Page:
Substance Use Disorder
Individuals who carry a “dual diagnosis” have both a mental illness (i.e. schizophrenia, major depression, bipolar disorder) and a co-existing substance abuse problem.
What is Substance Use Disorder?
Establishing an accurate psychiatric diagnosis can be challenging as it is often difficult to distinguish between symptoms of a mental illness and the effects of alcohol or drugs. Because drug use can either mimic psychiatric symptoms or even cause them (i.e. depression, psychosis, severe mood changes) this adds to the difficulty in assessing how much of an individual’s presentation is due to mental illness or drugs. It is not uncommon for individuals with a mental illness to “self-medicate” with drugs in an attempt to control their symptoms or cope with side effects of medication. However, this attempt at coping most often leads to exacerbated psychiatric symptoms in addition to problems associated with substance abuse – legal, health, interpersonal, daily functioning, etc.
Untangling the interaction between mental illness symptoms and the effects of substance abuse and treating both concurrently is an important element of effective treatment
Those who struggle both with a serious mental illness and a substance abuse problem face immense problems. Under the effect of two illnesses, dually diagnosed individuals have great difficulty across most domains of adult living: getting and keeping a job, developing and maintaining healthy social relationships, and attending to daily tasks of healthy self-care, money management, and household management affairs. Further, many mental health services are not equipped to treat both conditions simultaneously, therefore dually diagnosed individuals often go back and forth between receiving psychiatric services or receiving substance abuse services, but often not at the same time.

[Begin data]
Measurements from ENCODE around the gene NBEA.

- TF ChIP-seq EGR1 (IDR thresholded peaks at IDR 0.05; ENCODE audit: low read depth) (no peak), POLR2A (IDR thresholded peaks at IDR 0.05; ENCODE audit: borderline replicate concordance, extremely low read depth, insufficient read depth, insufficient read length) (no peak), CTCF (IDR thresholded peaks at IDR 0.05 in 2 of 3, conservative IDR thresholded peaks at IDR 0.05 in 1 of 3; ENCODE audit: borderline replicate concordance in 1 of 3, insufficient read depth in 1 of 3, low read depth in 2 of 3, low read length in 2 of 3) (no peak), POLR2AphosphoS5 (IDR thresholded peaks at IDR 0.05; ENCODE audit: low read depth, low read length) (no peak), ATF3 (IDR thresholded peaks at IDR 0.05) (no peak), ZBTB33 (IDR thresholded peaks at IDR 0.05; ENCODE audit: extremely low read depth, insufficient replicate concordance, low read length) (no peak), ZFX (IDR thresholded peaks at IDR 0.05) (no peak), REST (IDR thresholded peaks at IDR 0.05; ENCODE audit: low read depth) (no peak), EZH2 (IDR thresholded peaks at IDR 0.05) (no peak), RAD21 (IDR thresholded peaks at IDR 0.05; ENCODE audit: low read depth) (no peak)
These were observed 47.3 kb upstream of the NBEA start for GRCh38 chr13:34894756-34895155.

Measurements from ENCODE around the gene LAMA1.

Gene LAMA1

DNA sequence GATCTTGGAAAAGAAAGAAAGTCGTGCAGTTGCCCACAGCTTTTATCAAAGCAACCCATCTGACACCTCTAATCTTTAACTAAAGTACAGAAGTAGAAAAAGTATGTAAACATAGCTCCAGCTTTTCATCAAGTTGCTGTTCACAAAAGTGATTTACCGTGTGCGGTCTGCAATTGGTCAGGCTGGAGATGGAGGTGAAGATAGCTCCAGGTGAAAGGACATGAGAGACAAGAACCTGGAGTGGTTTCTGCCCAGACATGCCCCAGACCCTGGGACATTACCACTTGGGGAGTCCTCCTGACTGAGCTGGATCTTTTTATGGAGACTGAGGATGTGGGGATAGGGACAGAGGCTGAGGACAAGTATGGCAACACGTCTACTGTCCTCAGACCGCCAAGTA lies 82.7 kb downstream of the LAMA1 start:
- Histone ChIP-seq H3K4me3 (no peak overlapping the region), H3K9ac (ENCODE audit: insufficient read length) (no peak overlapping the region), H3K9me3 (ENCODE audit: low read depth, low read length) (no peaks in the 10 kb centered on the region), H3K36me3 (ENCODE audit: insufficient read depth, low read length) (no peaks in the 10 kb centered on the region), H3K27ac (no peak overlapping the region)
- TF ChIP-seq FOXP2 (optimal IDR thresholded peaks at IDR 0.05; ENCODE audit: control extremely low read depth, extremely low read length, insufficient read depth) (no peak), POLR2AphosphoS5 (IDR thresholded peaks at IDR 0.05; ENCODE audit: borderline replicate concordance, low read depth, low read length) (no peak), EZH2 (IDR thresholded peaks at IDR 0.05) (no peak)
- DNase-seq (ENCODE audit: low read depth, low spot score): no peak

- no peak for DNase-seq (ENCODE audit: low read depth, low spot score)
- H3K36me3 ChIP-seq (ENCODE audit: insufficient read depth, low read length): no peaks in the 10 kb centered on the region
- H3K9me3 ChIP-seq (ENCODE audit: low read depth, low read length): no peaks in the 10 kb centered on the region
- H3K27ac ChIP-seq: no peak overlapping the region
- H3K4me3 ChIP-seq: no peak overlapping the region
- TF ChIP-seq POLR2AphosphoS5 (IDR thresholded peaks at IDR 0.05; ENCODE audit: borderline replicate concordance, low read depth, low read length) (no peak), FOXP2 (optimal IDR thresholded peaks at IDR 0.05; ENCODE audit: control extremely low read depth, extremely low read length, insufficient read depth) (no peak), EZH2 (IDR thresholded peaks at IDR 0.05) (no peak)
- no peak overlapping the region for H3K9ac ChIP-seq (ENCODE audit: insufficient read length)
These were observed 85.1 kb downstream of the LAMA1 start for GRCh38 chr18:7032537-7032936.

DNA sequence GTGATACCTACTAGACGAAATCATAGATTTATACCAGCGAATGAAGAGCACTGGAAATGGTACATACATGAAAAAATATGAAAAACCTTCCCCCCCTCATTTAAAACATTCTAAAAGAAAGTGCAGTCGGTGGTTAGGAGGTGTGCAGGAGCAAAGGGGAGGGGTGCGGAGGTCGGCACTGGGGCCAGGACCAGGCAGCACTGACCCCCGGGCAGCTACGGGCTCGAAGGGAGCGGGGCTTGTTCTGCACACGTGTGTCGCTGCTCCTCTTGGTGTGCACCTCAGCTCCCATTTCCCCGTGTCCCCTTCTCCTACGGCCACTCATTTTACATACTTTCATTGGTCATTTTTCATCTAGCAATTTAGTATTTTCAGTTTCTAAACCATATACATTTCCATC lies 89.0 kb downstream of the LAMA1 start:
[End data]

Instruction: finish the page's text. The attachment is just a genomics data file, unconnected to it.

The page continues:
How BrightQuest treats Substance Use Disorder
Because mental illness and substance abuse have potential for severe and long-term consequences on emotional, mental and physical health and life functioning, BrightQuest sees it as imperative that treatment incorporates a focus on both of the illnesses concurrently. Using a therapeutic community model, BrightQuest’s program participants have the opportunity to participate in a dynamic system of support that integrates both developing skills to manage a mental illness alongside the development of skills to manage and recover from an additional addiction disorder.
BrightQuest’s therapeutic milieu is founded on the notion of “mutual support” which encourages members to participate not only in their own healing and recovery, but in the healing and recovery of others. Learning from others who have begun to successfully manage their mental and substance abuse illnesses, teaching newer-to-treatment individuals, and doing so with the support of a treatment team experienced in both mental illness and substance abuse treatment creates a rich environment for dually-diagnosed people to build a more functioning and independent life.